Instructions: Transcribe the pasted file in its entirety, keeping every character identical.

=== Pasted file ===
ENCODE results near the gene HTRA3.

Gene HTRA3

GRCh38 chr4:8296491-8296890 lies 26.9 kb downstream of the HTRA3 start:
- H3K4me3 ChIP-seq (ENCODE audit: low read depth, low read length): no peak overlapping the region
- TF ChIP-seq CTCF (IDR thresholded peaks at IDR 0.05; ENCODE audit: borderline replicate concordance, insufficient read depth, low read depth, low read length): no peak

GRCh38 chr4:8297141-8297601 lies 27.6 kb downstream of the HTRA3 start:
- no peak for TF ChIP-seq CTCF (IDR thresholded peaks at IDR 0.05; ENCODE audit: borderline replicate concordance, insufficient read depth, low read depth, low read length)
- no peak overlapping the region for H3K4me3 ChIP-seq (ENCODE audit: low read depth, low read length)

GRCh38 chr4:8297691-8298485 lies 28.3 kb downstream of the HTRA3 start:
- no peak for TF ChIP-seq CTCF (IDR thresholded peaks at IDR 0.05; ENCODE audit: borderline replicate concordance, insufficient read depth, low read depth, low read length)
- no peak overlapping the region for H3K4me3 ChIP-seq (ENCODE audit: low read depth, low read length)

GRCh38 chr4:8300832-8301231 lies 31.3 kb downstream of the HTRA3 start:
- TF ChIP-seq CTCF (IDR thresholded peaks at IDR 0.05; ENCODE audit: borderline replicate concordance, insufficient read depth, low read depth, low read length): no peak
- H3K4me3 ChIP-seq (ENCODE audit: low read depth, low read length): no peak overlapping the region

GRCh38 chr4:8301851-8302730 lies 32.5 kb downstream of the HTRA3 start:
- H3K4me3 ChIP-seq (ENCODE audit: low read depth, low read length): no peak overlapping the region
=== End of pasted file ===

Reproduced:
ENCODE results near the gene HTRA3.

Gene HTRA3

GRCh38 chr4:8296491-8296890 lies 26.9 kb downstream of the HTRA3 start:
- H3K4me3 ChIP-seq (ENCODE audit: low read depth, low read length): no peak overlapping the region
- TF ChIP-seq CTCF (IDR thresholded peaks at IDR 0.05; ENCODE audit: borderline replicate concordance, insufficient read depth, low read depth, low read length): no peak

GRCh38 chr4:8297141-8297601 lies 27.6 kb downstream of the HTRA3 start:
- no peak for TF ChIP-seq CTCF (IDR thresholded peaks at IDR 0.05; ENCODE audit: borderline replicate concordance, insufficient read depth, low read depth, low read length)
- no peak overlapping the region for H3K4me3 ChIP-seq (ENCODE audit: low read depth, low read length)

GRCh38 chr4:8297691-8298485 lies 28.3 kb downstream of the HTRA3 start:
- no peak for TF ChIP-seq CTCF (IDR thresholded peaks at IDR 0.05; ENCODE audit: borderline replicate concordance, insufficient read depth, low read depth, low read length)
- no peak overlapping the region for H3K4me3 ChIP-seq (ENCODE audit: low read depth, low read length)

GRCh38 chr4:8300832-8301231 lies 31.3 kb downstream of the HTRA3 start:
- TF ChIP-seq CTCF (IDR thresholded peaks at IDR 0.05; ENCODE audit: borderline replicate concordance, insufficient read depth, low read depth, low read length): no peak
- H3K4me3 ChIP-seq (ENCODE audit: low read depth, low read length): no peak overlapping the region

GRCh38 chr4:8301851-8302730 lies 32.5 kb downstream of the HTRA3 start:
- H3K4me3 ChIP-seq (ENCODE audit: low read depth, low read length): no peak overlapping the region